At the Canadian Museum of Nature there is scientific excellence in Arctic research, a regular part of our work in the last 100 years. The museum experts unlock the stories of the natural world and one of our specialties is the marine life that lives on the Arctic seafloor. That puts us in close contact with sea-stars and sea-cucumbers, crabs and shrimps, corals, sponges, clams, scallops and mussels, snails and worms, to name a few.
When you get people to think about natural history, whether they are scientists or the general public, there are a few questions that come up right away. The first and most important question is, “what is it?” You would think there is an answer to that question in every case, but that is not true. In fact if estimates are correct, there are more unknown species in the world than are known. Luckily, the most obvious and easiest to find animals have been described, or at least we can say who a specimen is related to if there is no official name, and get on to the second question, “how does this thing make a living?” This is an especially common question for seafloor animals, which come in an uncommonly wide range of shapes, sizes and colors. After this is a range of questions that might be “where does it live, is it useful and why should we care?”
The answers to these questions are part of the results of our Arctic marine research. They add to our knowledge and appreciation of the natural world and are a starting point for all other kinds of scientific work. For example, Dr. Kathleen Conlan is trying to learn what climate change will do to Arctic marine life. She discovers and describes what is there now, and with an understanding of environmental changes canmake predictions on vulnerabilities. She’s sampling in every habitat possible and returning over time to monitor changes. That means lots of samples and lots of animals to identify. In one sample her team dug up 15,000 animals in a square meter of seabed! These tiny bottom dwellers are important. They feed the fish or, whales, seals, ducks and walruses that are food for humans. They are efficient recyclers and get rid of the ocean’s garbage. And if you know the signs, they tell us things – is there methane seeping out of the seafloor? Is this productive habitat? Should this become a marine park? Has somebody been polluting?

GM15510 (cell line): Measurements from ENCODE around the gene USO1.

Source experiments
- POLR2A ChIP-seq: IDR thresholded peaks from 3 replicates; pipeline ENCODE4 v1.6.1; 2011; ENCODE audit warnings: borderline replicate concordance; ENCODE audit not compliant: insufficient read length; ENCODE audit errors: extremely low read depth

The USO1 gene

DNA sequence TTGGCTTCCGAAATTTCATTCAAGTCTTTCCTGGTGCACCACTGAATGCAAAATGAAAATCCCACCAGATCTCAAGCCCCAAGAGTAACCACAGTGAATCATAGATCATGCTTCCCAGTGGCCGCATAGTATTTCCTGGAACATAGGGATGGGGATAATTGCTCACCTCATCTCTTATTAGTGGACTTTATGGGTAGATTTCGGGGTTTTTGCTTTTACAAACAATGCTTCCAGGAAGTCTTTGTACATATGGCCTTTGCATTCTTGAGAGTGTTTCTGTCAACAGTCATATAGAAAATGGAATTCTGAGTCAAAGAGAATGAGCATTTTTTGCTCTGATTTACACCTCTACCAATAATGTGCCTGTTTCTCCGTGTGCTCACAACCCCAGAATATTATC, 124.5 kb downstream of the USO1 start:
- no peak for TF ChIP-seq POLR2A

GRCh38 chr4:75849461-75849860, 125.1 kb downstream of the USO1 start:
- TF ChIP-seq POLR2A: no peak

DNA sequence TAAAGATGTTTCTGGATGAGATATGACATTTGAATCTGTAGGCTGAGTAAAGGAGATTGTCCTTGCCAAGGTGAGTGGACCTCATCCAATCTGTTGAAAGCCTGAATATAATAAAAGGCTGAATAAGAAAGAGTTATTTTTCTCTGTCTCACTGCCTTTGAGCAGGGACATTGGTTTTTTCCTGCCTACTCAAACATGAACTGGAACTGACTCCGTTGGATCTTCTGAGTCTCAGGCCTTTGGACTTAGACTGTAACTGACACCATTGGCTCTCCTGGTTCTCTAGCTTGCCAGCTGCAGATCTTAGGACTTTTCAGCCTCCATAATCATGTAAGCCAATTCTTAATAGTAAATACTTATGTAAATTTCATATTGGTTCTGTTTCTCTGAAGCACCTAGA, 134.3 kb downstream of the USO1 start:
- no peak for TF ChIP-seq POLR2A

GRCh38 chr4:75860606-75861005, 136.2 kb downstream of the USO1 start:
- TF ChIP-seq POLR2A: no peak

Kathy, her team and her collaborators are building a record of life for a complex part of Canada during a time of large-scale climate changes, increased pressures and threats from ocean travelers, as well as ambitious companies exploring for resources to feed our thirst for conventional fuels. The little animals crawling in and around the mud are important, provide amazing services and deliver a powerful message about the world around us.